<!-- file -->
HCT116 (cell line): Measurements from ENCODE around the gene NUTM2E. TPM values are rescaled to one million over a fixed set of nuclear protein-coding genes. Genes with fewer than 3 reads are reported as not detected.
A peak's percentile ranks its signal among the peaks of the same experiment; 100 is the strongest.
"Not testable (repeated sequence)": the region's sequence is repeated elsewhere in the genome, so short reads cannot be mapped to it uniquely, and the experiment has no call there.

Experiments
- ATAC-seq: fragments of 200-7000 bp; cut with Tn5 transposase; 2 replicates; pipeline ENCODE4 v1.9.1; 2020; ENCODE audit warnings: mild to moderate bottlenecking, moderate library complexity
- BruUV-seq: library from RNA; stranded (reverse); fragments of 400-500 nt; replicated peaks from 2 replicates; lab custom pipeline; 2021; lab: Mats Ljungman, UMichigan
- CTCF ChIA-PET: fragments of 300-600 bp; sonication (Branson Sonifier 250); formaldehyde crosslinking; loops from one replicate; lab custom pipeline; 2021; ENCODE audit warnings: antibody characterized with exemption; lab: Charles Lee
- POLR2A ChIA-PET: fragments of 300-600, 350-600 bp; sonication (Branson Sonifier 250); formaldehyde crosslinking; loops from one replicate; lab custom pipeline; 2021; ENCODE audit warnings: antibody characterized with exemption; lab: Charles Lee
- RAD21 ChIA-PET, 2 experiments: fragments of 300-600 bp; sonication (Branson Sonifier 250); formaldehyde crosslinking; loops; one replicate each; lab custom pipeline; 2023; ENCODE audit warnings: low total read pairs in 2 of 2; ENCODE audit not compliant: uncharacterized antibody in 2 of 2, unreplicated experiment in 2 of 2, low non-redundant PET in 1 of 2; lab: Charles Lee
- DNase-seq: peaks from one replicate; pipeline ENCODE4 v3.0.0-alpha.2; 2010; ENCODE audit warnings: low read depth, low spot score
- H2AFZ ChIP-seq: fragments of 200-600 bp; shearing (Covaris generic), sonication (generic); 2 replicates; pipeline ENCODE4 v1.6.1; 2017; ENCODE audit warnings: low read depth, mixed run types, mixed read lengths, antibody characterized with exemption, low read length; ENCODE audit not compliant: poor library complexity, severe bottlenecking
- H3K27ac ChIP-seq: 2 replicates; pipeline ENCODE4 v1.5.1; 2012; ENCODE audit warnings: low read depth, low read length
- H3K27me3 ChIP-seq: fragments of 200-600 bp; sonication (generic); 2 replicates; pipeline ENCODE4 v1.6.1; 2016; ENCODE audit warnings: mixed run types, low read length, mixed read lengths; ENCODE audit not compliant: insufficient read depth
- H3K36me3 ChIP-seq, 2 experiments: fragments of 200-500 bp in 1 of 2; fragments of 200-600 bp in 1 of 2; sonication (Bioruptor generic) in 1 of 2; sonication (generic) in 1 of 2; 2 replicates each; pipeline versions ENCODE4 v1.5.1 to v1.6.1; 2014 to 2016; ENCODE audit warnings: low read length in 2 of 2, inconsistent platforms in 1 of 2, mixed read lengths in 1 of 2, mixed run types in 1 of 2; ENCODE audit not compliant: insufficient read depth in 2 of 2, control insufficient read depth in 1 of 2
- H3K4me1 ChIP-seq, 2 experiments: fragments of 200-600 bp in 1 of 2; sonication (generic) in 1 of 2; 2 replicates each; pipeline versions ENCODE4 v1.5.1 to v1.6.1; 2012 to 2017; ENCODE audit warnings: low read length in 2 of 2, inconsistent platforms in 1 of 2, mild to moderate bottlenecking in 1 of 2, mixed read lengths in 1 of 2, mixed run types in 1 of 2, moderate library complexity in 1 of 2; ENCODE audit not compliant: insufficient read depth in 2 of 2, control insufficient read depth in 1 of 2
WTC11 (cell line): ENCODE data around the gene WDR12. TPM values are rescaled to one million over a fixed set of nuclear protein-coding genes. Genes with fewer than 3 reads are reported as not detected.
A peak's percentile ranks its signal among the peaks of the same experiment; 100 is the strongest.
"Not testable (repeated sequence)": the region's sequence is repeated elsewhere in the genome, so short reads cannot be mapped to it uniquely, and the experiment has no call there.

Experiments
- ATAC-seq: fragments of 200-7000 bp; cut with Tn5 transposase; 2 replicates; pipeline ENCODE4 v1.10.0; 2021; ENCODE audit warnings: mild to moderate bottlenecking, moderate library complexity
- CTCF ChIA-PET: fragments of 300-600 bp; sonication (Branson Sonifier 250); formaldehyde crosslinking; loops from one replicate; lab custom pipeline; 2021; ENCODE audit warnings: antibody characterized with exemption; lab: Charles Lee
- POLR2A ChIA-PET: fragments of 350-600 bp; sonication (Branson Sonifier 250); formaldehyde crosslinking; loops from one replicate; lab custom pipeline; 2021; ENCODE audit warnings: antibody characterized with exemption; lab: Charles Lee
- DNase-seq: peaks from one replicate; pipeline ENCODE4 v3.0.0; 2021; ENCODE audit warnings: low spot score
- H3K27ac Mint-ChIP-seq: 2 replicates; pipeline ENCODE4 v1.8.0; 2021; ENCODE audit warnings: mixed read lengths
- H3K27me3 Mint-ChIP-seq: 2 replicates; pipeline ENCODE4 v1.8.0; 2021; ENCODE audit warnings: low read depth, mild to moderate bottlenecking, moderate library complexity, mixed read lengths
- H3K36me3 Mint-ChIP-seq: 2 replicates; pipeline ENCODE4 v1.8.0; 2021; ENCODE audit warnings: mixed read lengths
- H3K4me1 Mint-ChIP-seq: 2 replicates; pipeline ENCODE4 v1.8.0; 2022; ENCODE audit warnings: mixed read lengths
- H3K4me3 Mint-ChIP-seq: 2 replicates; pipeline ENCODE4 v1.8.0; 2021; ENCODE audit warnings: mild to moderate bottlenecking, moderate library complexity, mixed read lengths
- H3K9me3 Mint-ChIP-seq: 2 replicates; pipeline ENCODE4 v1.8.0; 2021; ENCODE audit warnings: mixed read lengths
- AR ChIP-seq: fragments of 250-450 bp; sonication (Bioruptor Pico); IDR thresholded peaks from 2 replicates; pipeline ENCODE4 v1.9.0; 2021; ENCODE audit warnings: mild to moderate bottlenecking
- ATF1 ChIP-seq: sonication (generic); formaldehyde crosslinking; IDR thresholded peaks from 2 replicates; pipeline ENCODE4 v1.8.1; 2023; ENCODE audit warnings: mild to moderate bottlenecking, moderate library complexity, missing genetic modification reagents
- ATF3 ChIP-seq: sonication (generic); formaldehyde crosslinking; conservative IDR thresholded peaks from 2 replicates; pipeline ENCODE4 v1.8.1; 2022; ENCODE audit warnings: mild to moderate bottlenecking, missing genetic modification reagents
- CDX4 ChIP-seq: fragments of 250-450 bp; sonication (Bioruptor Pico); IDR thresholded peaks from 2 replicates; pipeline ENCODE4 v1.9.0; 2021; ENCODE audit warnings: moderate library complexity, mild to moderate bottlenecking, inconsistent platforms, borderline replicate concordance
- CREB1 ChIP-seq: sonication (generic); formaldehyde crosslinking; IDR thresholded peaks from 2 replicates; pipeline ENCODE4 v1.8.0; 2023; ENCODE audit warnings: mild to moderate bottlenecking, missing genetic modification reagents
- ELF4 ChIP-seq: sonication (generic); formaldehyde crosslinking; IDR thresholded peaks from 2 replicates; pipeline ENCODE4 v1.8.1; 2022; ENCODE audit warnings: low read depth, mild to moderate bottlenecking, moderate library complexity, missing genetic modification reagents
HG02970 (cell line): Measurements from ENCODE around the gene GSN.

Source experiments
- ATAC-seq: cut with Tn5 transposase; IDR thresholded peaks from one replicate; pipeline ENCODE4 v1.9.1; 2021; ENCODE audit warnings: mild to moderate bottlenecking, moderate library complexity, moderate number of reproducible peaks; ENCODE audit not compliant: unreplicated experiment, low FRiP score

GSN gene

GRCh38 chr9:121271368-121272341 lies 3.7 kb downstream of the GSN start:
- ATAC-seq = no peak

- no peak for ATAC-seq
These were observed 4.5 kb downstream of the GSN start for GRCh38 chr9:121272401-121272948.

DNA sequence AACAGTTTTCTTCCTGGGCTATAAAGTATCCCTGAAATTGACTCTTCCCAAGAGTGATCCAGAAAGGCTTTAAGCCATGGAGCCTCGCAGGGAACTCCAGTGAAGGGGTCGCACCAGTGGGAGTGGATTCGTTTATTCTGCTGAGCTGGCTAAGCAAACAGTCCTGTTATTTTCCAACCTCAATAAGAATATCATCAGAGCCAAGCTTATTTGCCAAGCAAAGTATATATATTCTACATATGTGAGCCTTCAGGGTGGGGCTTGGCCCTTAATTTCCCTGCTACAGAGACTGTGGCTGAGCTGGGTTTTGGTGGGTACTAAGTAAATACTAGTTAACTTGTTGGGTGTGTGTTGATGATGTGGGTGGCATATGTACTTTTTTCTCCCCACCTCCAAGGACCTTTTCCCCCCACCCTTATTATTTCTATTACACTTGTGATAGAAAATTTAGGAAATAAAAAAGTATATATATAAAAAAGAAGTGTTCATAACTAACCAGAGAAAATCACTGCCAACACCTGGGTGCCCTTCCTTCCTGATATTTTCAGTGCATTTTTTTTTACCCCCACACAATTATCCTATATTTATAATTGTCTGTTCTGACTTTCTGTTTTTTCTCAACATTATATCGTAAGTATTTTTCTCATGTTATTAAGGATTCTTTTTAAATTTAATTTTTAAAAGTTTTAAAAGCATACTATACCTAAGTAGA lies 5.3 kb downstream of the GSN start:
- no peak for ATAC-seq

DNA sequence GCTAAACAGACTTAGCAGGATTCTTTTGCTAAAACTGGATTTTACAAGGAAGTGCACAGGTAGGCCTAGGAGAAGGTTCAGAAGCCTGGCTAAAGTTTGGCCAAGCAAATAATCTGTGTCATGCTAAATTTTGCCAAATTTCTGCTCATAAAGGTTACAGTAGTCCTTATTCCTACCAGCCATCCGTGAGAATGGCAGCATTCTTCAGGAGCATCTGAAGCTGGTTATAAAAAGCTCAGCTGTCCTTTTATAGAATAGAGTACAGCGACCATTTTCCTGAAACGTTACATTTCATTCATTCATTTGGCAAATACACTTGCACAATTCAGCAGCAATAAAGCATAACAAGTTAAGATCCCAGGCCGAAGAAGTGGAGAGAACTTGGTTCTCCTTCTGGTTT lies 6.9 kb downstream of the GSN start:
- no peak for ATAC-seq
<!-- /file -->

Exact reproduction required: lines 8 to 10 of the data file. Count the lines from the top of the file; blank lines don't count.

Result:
- POLR2A ChIA-PET: fragments of 300-600, 350-600 bp; sonication (Branson Sonifier 250); formaldehyde crosslinking; loops from one replicate; lab custom pipeline; 2021; ENCODE audit warnings: antibody characterized with exemption; lab: Charles Lee
- RAD21 ChIA-PET, 2 experiments: fragments of 300-600 bp; sonication (Branson Sonifier 250); formaldehyde crosslinking; loops; one replicate each; lab custom pipeline; 2023; ENCODE audit warnings: low total read pairs in 2 of 2; ENCODE audit not compliant: uncharacterized antibody in 2 of 2, unreplicated experiment in 2 of 2, low non-redundant PET in 1 of 2; lab: Charles Lee
- DNase-seq: peaks from one replicate; pipeline ENCODE4 v3.0.0-alpha.2; 2010; ENCODE audit warnings: low read depth, low spot score